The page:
One of the flaws of twentieth century thinking was that a lot of it was geared towards systematising the human universe around us. Everything had to be reduced to mechanisms, often simplistic, often single-cause. This was certainly true academically, particularly in the humanities which were styling themselves as ‘scientific’ on the basis of that systematisation. … More The flaws of twentieth century thinking
There was, I suppose, a universal sigh of relief when New Year 2017 ticked over and the world left the Year from Hell. We like our arbitrary calendar dates. Reality seldom conforms. After all, Lemmy Kilmister kicked off the big celebrity die-off that marked 2016 on Boxing Day 2015. A friend of mine suggested that … More Why 2016 was a historical trend year – not a one-shot disaster
An elderly woman boarded the train I was riding the other day. The carriage was crowded, but someone immediately gave up his seat for her. Random acts of kindness like this are what should happen in the world. They don’t – not nearly often enough. A lot of the problem, I think, flows from the … More It doesn’t take much to be kind – if we pay attention
The news from Paris has horrified me on so many levels. Part of the horror flows from the way the dark side of human nature has been – once again – starkly revealed by last week’s terror attacks. If we look across the world today – and back through history – that darkness is also evident in many … More Lessons of Paris: how to use kindness to defeat humanity’s dark side
The other day I found a tweet by Stephen Fry linking to a Texan college video in which students working to become lawyers, psychologists, and so on, didn’t know who’d won the US Civil War. Or who their Vice President was. Fry wondered if it was evidence of Spengler’s The Decline and Fall of the West. I’m not … More Heralding the decline and fall of the west, apparently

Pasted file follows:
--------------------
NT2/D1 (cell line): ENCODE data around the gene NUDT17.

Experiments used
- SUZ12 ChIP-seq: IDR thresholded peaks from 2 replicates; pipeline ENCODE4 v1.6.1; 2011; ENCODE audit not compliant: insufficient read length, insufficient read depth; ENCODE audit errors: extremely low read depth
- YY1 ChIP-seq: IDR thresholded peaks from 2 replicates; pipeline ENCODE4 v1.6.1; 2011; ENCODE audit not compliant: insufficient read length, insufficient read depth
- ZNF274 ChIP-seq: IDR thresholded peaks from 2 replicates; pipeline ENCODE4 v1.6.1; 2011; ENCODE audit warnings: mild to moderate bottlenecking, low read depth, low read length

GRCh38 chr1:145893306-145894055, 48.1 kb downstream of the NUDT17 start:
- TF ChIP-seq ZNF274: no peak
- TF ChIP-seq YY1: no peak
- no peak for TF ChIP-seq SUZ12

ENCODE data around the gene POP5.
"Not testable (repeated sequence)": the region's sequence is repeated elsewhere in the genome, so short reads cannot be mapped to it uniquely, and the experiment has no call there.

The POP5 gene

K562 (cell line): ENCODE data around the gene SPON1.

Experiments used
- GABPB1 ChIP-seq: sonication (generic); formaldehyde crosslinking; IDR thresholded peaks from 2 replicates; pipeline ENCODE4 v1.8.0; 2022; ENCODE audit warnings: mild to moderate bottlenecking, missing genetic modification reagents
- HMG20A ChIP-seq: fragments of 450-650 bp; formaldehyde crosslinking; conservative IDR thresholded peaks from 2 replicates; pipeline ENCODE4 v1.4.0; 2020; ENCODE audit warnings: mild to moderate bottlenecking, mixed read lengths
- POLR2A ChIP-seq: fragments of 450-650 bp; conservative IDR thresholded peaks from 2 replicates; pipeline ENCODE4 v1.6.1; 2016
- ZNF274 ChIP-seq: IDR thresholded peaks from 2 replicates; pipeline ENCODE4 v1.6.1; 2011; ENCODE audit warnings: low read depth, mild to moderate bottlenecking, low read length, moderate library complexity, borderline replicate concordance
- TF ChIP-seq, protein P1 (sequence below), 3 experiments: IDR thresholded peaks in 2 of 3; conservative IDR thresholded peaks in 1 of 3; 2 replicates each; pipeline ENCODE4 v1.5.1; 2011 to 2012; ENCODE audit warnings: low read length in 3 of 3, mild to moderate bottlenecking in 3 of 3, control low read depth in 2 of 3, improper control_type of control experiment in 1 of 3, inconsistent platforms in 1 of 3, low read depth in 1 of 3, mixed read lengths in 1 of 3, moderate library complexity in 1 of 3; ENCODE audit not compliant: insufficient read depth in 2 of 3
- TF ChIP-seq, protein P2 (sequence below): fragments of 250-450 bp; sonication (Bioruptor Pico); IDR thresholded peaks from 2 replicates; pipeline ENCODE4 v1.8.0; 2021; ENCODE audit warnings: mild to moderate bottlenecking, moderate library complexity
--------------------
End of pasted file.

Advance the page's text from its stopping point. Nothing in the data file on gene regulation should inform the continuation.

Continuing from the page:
The other week I argued that Terry Brooks’ Sword of Shannara was a poorly written Tolkien rip-off that put me off the rest of the novels. Responses fell into two camps – people who agreed and thought the whole Shannara series was dismal; and those who were offended. Fair point. People don’t have to agree … More Should we be dispassionate about writing – like Spock?
The other day a reader commented on a post I’d written about 9/11 as history and pointed out, quite rightly, that it doesn’t take long for events to be ‘packaged’ in ways that stand against the more dispassionate requirement of historians to understand. I agree. There’s no doubt in my mind that dramatic events affecting whole societies are … More Do societies re-package their narratives of recent events? And is that ‘history’?